We hold a absolutely fascinating manuscript memoir, written by Walter Perren, who served with the 17th Battalion Middlesex Regiment during the First World War. The memoir includes detailed descriptions of his enlistment and training in Colchester before his embarkation to France, and then his impressions of the battlefield, with references to the conditions in the trenches and the use of mustard gas, as well as the action that he saw during the Battle of Loos (September-October 1915), the Third Battle of Ypres, often referred to as the Battle of Passchendaele (June-November 1917) and then the Battle of Caporetto in Italy (November-December 1917).
The first page of the memoir has been transcribed as follows: ‘First of all I was at Margate as a season Hand. War was declared on August 4th 1914. It was but a few days when I decided to come up to London & enlist which I did on the 27th same month as war started. I was sent to the middlesex Regiment my first station at Mill Hill after about 2 nights there fitted all up as a soldier I was one of them formed to make the 12th Battalion Middlesex which was some of the first of Kitcheners 100,000 men. We started training at Colchester and I was picked to join the 11th Batt after about 10 months hard training we were as efficient as a regular soldier which takes about 5 ys in peace time to train. From Colchester to went to Aldershot when we were finally fitted up to take our place in the field of battle which I think every man was eager to get not knowing what warfare was. Shall never forget what a pitiful sight it was leaving Aldershot wives & mothers waving yes perhaps their last good bye to their dear ones, ones that had never been as much as out of their sight before. Everyone just then thought it would be over in a very short time. People never Estimated a war between several nations lasting long except Lord Kitchener hisself who predict a 3 years war but he never lived to see his predicament for although a soldier he died a sailors death being drowned at sea when on a Mission to Russia which had he lived I believe thousands yes millions who died in the war would have been alive today’.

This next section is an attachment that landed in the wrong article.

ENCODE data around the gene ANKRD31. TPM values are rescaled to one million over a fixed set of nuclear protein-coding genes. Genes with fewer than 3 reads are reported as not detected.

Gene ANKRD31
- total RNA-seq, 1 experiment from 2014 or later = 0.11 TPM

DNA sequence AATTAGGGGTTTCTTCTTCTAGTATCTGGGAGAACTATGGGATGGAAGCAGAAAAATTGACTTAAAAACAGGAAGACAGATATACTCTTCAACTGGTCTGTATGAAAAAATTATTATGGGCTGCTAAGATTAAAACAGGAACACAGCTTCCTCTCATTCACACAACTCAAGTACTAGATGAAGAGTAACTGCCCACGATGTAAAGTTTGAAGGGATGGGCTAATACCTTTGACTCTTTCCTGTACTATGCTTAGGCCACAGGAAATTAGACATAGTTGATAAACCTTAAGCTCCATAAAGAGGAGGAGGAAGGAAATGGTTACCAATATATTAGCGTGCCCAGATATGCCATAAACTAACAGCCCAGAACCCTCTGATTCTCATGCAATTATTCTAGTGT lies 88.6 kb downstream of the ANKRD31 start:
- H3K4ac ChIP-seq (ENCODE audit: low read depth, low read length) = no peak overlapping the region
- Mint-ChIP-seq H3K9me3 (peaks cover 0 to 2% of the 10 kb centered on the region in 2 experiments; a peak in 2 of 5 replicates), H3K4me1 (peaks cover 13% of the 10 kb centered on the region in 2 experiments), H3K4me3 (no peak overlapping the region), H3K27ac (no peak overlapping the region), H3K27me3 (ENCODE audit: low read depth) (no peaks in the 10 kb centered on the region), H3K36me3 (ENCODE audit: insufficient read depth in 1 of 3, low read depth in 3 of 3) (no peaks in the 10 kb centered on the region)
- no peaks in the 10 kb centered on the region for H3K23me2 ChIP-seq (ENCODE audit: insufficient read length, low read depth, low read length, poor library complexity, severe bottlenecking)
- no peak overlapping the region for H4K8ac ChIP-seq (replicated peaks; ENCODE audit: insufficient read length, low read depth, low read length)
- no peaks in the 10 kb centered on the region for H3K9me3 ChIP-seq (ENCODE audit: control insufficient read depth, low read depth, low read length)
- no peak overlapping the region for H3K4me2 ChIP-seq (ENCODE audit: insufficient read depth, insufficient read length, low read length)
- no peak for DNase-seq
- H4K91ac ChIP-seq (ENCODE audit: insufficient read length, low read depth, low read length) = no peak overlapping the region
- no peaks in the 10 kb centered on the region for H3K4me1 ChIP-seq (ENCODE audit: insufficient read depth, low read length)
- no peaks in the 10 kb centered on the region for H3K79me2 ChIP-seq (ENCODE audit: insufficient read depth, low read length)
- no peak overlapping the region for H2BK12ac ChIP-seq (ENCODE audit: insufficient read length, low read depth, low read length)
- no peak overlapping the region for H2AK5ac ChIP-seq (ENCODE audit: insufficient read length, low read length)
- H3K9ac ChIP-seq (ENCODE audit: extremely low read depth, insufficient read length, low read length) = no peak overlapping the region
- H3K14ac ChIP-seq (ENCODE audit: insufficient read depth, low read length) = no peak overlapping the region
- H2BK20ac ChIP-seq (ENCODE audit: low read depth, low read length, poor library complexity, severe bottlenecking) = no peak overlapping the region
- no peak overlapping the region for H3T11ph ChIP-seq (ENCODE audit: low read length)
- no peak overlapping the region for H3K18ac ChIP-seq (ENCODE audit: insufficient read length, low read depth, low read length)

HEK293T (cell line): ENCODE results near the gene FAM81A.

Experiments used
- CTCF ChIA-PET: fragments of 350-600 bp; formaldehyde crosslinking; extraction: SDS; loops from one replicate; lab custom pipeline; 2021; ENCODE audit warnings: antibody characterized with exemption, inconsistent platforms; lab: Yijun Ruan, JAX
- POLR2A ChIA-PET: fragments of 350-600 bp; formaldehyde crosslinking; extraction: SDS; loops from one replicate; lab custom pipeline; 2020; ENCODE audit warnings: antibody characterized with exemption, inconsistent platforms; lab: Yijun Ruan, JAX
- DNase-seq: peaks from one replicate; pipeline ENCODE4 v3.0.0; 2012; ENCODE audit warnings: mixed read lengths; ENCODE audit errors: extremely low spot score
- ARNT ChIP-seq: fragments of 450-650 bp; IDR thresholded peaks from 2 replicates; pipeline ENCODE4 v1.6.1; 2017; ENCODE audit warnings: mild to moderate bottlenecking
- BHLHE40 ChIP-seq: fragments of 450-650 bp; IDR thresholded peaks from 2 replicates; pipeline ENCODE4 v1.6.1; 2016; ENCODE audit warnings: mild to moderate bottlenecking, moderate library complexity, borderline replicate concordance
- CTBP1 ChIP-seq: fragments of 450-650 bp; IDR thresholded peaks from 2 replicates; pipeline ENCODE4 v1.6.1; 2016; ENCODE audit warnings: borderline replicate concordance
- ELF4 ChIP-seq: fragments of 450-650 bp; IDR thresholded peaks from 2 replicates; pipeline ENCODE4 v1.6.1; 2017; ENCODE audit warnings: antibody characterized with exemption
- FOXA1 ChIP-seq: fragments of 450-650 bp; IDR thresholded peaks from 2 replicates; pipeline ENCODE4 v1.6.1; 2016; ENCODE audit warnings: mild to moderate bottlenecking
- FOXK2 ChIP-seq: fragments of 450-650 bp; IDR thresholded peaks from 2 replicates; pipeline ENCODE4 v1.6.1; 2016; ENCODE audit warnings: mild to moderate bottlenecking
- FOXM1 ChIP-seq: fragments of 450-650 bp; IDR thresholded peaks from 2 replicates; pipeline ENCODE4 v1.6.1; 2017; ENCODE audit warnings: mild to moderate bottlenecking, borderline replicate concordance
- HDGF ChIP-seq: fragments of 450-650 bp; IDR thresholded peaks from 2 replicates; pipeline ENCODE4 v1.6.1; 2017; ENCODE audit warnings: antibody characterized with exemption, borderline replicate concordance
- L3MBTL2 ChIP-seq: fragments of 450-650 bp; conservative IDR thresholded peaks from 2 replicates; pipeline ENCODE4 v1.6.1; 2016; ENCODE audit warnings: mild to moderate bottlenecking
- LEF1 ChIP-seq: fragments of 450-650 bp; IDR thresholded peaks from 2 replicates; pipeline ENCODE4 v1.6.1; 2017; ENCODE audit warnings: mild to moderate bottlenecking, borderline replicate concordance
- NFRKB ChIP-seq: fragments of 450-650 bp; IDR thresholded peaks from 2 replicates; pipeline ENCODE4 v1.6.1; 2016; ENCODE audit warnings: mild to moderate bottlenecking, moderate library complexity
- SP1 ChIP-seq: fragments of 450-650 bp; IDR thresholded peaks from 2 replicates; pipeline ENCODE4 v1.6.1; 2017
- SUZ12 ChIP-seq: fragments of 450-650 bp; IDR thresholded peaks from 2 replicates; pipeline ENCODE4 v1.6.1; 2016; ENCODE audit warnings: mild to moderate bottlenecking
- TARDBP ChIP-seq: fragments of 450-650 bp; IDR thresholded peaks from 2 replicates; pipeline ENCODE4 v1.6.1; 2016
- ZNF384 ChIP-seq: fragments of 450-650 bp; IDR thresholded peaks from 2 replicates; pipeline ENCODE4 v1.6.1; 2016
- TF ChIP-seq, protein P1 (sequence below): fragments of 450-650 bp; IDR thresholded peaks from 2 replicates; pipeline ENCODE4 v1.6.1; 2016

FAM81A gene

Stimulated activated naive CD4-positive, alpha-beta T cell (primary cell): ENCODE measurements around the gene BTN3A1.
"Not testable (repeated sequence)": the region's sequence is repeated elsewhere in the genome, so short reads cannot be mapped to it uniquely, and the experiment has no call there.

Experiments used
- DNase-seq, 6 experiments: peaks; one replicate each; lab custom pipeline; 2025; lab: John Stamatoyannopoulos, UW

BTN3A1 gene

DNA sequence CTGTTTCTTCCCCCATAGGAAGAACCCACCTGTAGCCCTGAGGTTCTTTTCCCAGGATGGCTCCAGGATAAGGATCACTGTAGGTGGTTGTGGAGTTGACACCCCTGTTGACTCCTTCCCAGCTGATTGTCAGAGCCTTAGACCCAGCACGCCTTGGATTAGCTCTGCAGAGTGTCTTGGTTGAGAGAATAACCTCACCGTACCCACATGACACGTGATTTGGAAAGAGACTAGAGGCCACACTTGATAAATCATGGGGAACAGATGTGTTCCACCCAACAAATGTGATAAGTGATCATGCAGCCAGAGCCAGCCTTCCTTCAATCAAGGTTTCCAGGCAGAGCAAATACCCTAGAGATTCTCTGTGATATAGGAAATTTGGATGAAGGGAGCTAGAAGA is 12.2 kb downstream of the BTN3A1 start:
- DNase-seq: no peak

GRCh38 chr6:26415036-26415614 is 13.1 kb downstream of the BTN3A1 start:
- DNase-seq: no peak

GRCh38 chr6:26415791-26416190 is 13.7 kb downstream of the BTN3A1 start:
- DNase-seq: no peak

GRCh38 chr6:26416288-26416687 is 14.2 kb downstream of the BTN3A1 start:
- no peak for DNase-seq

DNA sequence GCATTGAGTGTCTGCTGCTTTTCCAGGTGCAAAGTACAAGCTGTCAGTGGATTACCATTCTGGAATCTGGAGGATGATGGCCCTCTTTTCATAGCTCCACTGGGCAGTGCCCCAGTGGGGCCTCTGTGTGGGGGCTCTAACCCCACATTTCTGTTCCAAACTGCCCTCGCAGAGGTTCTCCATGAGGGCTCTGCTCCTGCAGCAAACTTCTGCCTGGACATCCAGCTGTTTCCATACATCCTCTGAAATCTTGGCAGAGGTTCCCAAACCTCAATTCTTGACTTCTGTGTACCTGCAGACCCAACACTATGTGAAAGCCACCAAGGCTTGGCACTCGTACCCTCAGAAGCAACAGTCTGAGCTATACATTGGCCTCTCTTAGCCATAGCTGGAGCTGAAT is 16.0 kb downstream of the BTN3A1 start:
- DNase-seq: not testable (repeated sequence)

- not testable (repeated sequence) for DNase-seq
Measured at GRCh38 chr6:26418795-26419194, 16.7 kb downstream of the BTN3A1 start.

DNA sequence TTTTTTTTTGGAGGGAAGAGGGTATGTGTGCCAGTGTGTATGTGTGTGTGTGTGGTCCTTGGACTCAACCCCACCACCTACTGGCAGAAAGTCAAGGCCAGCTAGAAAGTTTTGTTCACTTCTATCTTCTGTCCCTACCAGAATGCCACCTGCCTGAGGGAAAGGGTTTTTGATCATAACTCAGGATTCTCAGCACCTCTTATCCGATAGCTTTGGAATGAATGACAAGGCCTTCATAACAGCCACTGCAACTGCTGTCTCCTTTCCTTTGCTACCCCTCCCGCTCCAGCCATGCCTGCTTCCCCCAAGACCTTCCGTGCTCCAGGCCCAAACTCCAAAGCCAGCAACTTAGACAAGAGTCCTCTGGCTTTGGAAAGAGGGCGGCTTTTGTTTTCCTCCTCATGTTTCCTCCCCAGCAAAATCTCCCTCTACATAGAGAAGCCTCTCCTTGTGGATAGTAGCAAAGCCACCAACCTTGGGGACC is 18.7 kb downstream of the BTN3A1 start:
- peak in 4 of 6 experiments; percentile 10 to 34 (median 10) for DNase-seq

This item is available to view by appointment at the Barking and Dagenham Archives and Local Studies Centre (Archive reference: BD163).